Gallery

Comments from Janet Robbins

finally made my trip to visit my brother in the UK, and went through my father’s WWII scrapbook! It’s really an amazing recounting of his experiences overseas, starting with the ill-fated journey on the Strathallan in December 1942. He later served in North Africa and Italy (always with the RAF Regiment), attached to the US 5th and 8th Armies. He was awarded the MC and the US Bronze Star during the Italian campaign. The scrapbook will eventually go to the RAF Regiment archives in the UK. There are many interesting photos of what life was like in the services during the War.

Anyway, I’m attaching just a few here that relate specifically to the Strathallan, including a photo of the ship’s menu for 17 December 1942, when as my father comments, the seas were apparently so rough! One is a newspaper clipping describing some of the nurses who rowed the lifeboats, including quotes from Margaret Bourke White’s article. Then there are a few snapshots of my father’s group after they finally landed on terra firma. And a couple of single photos of my father, one when they had just landed, the other somewhere in N. Africa.

Le Petite Cemetery

Sister Janet Davidson

A QAIMNS sister is buried in Le Petit Lac Cemetery just outside Oran. She died on 21.12.42 and her name is Janet Davidson. Did she die because of the Strathallan sinking or is it just coincidence?

Horst Hamm in Conning Tower

U-Boat 562

Jim Gormley

Robert Kennedy Tribute to Jim Gormley Wednesday 11th June 2003

This original message was on the Bravenet forum which was used to start off the website. I thought this should be included in the new website. I am sure you will all agree.

DEATH OF THE WEB SITE FOUNDER

It is with great sadness I report the death of Jim Gormley of Kirkintilloch the founder of The Strathallan Story Web Site. Jim passed away this afternoon Wednesday 11th June 2003 in Stobhill General Hospital Sprinburn Glasgow.

My previous report on Forum indicated he was not at all well.

Jim never recovered from the death of his wife Sheila during 2000 and was in and out of good health for the past three years. He was my families next door neighbour for 25 years, through the wall, and was the best neighbour anyone could ask for. He was hardworking, honest,proud, mannerly,helpful and any other description you could care to mention.

He is survived by Patricia,Maureen,Sheila ,Brenda,Michael and Kevin and Grandchildren.We send sympathies on the loss of a father and grandfather.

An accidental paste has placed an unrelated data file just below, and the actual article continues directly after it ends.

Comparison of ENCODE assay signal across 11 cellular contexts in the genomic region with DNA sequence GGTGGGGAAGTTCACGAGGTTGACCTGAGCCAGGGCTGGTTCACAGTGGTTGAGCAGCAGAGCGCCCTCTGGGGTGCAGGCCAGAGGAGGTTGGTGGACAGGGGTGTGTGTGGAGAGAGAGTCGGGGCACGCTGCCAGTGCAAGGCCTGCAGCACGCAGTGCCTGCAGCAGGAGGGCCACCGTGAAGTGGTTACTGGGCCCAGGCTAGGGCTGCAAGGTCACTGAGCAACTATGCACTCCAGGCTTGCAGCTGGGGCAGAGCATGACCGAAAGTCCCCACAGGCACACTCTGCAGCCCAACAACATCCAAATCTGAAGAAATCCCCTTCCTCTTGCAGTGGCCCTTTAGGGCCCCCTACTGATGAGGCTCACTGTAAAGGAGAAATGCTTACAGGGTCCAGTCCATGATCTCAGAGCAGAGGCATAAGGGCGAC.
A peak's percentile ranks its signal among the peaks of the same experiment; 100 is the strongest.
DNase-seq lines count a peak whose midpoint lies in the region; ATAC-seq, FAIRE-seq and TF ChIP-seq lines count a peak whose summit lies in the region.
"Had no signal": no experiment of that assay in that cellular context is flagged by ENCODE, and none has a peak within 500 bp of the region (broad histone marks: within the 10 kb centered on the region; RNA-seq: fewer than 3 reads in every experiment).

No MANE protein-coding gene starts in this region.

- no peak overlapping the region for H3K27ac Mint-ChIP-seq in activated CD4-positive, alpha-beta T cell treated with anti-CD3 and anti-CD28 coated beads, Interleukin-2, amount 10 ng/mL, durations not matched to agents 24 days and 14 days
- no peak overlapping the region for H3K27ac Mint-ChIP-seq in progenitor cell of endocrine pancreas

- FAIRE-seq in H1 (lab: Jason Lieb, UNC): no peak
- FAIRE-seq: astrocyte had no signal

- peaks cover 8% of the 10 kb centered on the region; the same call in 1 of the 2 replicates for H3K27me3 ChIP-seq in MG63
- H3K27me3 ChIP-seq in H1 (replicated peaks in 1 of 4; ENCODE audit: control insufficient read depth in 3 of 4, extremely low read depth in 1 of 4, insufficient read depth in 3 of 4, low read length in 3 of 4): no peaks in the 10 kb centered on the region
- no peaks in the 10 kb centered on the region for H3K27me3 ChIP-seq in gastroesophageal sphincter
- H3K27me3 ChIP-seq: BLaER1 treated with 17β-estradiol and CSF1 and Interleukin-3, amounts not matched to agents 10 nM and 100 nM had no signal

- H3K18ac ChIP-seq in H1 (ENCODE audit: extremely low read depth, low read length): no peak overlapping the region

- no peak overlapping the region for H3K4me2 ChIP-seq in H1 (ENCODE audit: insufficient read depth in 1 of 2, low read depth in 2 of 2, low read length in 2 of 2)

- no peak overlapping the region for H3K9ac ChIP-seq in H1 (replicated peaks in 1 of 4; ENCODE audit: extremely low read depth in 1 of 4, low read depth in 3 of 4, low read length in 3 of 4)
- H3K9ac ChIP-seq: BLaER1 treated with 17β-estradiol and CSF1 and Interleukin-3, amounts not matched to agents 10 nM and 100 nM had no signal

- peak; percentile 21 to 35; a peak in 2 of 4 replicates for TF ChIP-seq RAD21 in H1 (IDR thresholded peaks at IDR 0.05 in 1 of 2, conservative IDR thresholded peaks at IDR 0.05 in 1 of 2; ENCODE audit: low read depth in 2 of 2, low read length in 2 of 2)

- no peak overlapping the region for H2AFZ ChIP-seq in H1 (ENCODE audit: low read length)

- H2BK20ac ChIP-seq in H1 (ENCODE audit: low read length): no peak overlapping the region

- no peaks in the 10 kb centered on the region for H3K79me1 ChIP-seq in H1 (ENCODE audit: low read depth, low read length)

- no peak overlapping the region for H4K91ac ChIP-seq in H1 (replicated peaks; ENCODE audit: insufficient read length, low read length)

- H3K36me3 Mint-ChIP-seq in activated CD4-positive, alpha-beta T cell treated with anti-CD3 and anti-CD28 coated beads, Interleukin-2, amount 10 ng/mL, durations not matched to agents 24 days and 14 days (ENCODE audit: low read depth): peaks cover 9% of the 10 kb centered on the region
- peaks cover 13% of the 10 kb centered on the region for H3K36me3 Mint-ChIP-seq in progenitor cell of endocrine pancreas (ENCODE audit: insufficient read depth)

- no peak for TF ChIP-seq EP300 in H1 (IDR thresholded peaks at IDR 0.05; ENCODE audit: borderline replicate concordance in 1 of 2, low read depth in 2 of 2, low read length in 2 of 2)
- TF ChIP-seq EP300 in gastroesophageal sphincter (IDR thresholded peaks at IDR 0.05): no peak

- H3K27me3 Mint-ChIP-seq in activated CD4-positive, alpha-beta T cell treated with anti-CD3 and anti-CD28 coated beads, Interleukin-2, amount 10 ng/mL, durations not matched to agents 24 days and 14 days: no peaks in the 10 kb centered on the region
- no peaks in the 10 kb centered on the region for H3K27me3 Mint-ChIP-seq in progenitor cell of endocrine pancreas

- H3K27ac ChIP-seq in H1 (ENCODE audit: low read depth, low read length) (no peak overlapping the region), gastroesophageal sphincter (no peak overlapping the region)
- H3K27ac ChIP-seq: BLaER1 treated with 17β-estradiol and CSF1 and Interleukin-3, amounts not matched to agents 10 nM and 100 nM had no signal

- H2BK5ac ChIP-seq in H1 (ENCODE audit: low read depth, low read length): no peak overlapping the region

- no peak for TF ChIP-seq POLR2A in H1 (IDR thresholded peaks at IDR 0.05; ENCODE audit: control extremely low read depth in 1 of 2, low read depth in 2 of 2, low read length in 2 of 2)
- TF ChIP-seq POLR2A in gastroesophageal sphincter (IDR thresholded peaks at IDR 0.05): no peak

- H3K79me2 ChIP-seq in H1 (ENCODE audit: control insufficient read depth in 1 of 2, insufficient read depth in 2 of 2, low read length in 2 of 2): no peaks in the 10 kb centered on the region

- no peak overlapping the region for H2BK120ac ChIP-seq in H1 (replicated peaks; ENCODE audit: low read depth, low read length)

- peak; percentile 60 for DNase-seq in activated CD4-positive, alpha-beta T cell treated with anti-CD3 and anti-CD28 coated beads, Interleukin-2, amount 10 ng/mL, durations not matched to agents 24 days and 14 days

The Strathallan Story on the World Wide Web owes its presence to Jim. He was able to pass on the original story to myself and Les Jones. We had never heard of the Liner.

But Jim had been there and gave us guidance.

A poignant story in so many hearts and minds was brought together by the memories of this man Jim Gormley to allow so many people, survivors and relatives, of the events of 21st December 1942 to join together through the marvels of the World Wide Web.

I will miss Jim personally as a friend of 25 years. I therefore dedicate this day 11th June 2003 on the calendar of The Strathallan Story as Jim Gormley Day in memory of his work in bringing us the story of a poignant war time event to unite all participants.

Rest in peace and thank you Jim.

Robert Kennedy
11th June 2003

118 Squadron RAF

Abert Smulian – 372 AMES RAF survivors

I was a Leading Aircraftman radar mechanic on 372 AMES going to North Africa on the Strathallan’s final voyage. Like your RAF Regiment contributor we were on G deck.

As many have said we were almost all seasick but some of us decided to stay out on deck after the first day and we overcame the sickness and began to eat normally. When the torpedo struck we started making our way to our boat station.

At the top of the stairway there was an army officer shouting “throw your boots over the side and jump in after them” One of our unit said “F*** that for a game of soldiers!” and we went to the boat station to find that the boat had gone.

We spent the night watching the movement of the ship’s rail against the horizon until it seemed to stabilise. At first light we saw a Sunderland Flying boat circle the ship and I thought at least someone knows where we are. Later the destroyers arrived and started taking people off.

We were on the last but one, but I never found out its name. We were taken to Oran first and then by train to Algiers, where trying to replace lost kit the RAF storekeepers told us they were sick of Strathallan survivors emptying their stores. We ended up near Jemmapes where we set up our radar.